The Minister of Finance, Seth Terkper, came to announce in parliament Thursday that the sharp decrease in crude oil prices on the world market from July last year, coupled with IMF-prescribed policies, had completely thrown the 2015 budget statement out of gear – portraying signs of harder times for the nation.
The minister said Ghana’s projected oil revenue of GH¢4.2 billion for the fiscal year based on the Petroleum Benchmark Revenue of $99.4 per barrel, had been reduced to GH¢1.5 billion, resulting in a shortfall of GH¢2.7 million.
According to Mr Terkper, oil prices fell as low as $47 per barrel but it is now at $55.7 per barrel.
He said in addition to the loss in oil revenue, taxes from the Special Petroleum Tax would also reduce by GH¢185.6 million, stressing that total revenue target of GH¢27.8 billion in the 2015 budget would see a shortfall of GH¢3.1 billion.
The finance minister therefore proposed that in the interim, the government would be withdrawing GH¢487.2 million every quarter from the Ghana Stabilisation Fund (GSF) to be able to finance the funding gap in the 2015 budget.
He said that a new bill on the amendments of the Petroleum Revenue Management Act 2011 (Act 815) would be presented to parliament in due course to take care of such exigencies.
“Mr speaker, the fall in crude oil prices as well as the current energy situation and the rapid depreciation of the cedi in 2014 could also have negative impact on overall economic output,” he said.
The minister said that the government would go to the international market to raise $500 million to refinance the 2007 Eurobond, hinting that the government might be compelled to go for more loans in the present circumstances.
He also told parliament that expenditures by the ministries, departments and agencies (MDAs) as well as metropolitan, municipal and district assemblies (MMDAs) would be cut.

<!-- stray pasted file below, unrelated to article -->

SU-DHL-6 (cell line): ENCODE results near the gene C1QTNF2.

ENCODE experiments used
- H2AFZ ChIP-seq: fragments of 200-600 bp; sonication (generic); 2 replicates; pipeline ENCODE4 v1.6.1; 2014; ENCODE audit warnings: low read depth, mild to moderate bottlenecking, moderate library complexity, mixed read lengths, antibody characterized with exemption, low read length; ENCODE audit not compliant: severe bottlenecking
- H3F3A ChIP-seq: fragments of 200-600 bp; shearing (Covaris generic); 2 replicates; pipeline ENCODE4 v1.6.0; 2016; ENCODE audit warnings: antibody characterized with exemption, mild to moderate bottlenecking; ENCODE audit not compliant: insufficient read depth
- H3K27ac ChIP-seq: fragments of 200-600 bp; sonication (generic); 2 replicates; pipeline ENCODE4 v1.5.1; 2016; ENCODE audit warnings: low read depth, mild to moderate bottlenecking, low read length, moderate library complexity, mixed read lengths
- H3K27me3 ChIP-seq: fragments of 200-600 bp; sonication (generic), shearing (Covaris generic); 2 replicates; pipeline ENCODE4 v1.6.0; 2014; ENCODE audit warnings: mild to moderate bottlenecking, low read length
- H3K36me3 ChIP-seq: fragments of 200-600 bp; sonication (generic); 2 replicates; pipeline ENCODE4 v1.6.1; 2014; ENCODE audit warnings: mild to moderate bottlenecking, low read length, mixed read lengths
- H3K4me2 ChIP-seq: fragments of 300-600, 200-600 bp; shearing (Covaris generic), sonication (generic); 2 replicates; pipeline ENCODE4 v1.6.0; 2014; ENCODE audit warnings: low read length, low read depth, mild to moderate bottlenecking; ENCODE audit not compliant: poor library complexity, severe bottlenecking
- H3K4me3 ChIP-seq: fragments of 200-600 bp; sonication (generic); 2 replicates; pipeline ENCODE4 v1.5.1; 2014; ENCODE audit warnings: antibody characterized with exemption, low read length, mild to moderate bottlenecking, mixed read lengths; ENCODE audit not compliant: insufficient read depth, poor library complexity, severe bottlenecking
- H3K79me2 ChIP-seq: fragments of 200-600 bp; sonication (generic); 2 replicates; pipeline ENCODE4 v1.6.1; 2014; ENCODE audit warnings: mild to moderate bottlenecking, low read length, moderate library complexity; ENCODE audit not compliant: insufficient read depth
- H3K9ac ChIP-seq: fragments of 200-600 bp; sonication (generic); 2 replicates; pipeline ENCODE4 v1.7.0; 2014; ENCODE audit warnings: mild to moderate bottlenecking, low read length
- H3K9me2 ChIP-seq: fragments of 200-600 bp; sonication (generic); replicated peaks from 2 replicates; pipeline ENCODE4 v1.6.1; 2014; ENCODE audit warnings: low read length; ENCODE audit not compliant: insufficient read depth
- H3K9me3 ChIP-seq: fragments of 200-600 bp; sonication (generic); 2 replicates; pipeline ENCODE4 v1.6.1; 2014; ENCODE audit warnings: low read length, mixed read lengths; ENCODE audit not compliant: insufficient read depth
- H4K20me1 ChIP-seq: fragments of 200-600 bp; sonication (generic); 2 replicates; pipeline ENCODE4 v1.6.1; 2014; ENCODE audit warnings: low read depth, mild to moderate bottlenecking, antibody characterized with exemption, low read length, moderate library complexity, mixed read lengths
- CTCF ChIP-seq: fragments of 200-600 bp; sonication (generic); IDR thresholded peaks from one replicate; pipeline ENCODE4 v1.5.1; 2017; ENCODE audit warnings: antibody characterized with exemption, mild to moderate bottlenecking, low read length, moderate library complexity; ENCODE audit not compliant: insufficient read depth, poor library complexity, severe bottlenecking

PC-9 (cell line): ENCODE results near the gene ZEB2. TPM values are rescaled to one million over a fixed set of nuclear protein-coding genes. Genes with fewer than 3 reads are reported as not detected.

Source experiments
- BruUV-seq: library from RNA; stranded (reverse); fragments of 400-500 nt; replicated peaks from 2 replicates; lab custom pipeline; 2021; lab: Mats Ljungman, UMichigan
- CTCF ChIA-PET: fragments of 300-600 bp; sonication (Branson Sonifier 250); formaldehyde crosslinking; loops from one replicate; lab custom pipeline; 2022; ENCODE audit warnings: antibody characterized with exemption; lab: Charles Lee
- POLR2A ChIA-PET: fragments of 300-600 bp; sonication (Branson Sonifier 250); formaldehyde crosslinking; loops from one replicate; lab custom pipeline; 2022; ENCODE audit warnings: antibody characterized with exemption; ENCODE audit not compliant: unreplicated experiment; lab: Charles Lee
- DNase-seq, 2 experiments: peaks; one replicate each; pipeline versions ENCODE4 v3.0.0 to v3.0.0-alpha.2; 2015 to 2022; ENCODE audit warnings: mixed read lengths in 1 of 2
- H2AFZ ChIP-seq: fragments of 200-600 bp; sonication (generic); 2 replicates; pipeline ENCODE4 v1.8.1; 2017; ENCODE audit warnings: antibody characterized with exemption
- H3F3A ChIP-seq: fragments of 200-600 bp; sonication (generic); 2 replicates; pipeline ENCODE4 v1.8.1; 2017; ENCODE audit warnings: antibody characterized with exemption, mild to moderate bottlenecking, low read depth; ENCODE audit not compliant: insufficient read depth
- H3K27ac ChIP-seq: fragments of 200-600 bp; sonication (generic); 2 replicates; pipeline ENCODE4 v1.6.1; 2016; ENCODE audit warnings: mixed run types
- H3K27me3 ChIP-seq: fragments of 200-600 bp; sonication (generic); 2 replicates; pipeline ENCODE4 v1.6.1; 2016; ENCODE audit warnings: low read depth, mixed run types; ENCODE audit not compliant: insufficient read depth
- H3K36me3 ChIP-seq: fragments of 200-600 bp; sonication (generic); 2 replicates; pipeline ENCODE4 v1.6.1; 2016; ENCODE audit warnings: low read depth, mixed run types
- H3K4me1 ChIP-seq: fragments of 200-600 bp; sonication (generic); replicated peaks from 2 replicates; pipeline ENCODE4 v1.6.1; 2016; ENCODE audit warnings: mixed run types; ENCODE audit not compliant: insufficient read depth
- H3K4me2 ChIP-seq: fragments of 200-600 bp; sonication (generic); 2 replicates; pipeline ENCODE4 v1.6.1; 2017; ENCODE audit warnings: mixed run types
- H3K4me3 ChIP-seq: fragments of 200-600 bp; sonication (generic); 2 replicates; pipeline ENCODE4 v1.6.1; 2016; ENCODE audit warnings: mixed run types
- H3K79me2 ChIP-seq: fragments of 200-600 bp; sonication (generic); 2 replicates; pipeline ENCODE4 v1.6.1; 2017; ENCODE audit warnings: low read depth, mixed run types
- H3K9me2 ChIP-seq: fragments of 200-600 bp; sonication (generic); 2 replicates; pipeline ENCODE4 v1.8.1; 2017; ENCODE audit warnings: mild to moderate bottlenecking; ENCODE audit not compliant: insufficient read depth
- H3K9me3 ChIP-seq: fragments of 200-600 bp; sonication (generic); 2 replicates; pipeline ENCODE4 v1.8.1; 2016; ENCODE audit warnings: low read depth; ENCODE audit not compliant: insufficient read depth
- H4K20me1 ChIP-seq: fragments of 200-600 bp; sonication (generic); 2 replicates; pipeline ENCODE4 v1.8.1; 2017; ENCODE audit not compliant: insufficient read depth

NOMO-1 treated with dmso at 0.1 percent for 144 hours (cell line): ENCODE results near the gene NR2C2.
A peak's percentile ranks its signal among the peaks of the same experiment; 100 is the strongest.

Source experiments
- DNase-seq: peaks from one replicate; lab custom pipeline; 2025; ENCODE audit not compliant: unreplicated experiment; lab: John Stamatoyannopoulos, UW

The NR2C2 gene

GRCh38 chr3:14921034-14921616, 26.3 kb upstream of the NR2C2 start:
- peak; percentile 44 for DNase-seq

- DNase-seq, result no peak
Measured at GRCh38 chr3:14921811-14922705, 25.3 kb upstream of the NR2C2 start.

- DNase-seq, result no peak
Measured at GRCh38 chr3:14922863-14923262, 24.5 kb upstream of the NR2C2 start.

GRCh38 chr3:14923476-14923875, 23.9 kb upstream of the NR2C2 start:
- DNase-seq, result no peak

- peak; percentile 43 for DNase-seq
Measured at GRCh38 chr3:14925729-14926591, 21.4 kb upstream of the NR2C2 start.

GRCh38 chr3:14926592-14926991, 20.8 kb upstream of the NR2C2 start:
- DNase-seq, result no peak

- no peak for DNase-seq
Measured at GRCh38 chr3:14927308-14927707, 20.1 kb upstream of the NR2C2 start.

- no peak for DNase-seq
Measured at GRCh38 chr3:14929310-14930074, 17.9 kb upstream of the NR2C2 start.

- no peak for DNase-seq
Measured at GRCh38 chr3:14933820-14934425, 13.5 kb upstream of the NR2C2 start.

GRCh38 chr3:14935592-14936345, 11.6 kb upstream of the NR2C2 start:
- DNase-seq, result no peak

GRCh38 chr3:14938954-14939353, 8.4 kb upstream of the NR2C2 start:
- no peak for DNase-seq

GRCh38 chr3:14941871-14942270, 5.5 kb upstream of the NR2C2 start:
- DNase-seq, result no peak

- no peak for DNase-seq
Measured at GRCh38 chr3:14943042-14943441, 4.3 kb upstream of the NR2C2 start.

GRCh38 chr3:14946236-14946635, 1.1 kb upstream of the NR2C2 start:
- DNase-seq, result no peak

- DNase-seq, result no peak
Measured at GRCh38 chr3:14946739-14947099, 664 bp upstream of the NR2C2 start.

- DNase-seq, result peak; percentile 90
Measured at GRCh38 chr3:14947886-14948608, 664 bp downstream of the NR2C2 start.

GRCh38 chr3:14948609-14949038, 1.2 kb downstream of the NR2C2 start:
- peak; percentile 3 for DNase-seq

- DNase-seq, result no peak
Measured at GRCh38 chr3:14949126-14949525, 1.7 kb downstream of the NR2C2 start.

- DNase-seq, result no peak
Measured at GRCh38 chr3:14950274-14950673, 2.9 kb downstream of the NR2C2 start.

“Mr speaker, to make reduction in expenditures effective and ensure the achievement of our fiscal objectives, the Ministry of Finance has issued Budget Implementation Instructions to all MDAs.”
According to Mr Seth Terkper, expenditure ceilings were being enforced through implementation of quarterly budget allotments on MDAs’ budgets and that expenditures would be prioritized by the MDAs based on the budget allotments.
The New Patriotic Party (NPP) Member of Parliament for New Juaben South, Dr Mark Assibey-Yeboah, challenged the minister to tell the house the expected revenue that the country would stand to gain also as a net importer of oil.
“Mr speaker, the minister has come to speak about revenue loss to the nation being an exporter as a result of the sharp reduction on oil prices but he refused to tell us the gains that will accrue to the nation also as a net importer of crude oil,” Dr Mark Assibey-Yeboah said, adding that Ghana imports more oil than it exports and therefore the country stands to benefit more in the present circumstances.
The New Juaben South MP advised the government to reduce its penchant for borrowing because it is economically dangerous for the country.
The NPP MP for Adansi/Asokwa, K.T. Hammond, said the government had allowed Tullow to have a field day at the Jubilee Field, adding that oil producing companies working at the Jubilee Fields were recklessly shortchanging the government and the people of the country.
He wondered why the government should allow a whopping $160 million to be used to pay expatriates without any taxes being paid to it (government) while over 250 Ghanaians who work in the fields receive just $20 million a year, and are also made to pay taxes.
“Mr speaker, Ghanaians who receive just a peanut for their toils in the oil companies are also being threatened with redundancy, so what is the government doing about this?” he queried.
Source: Thomas Fosu Jnr.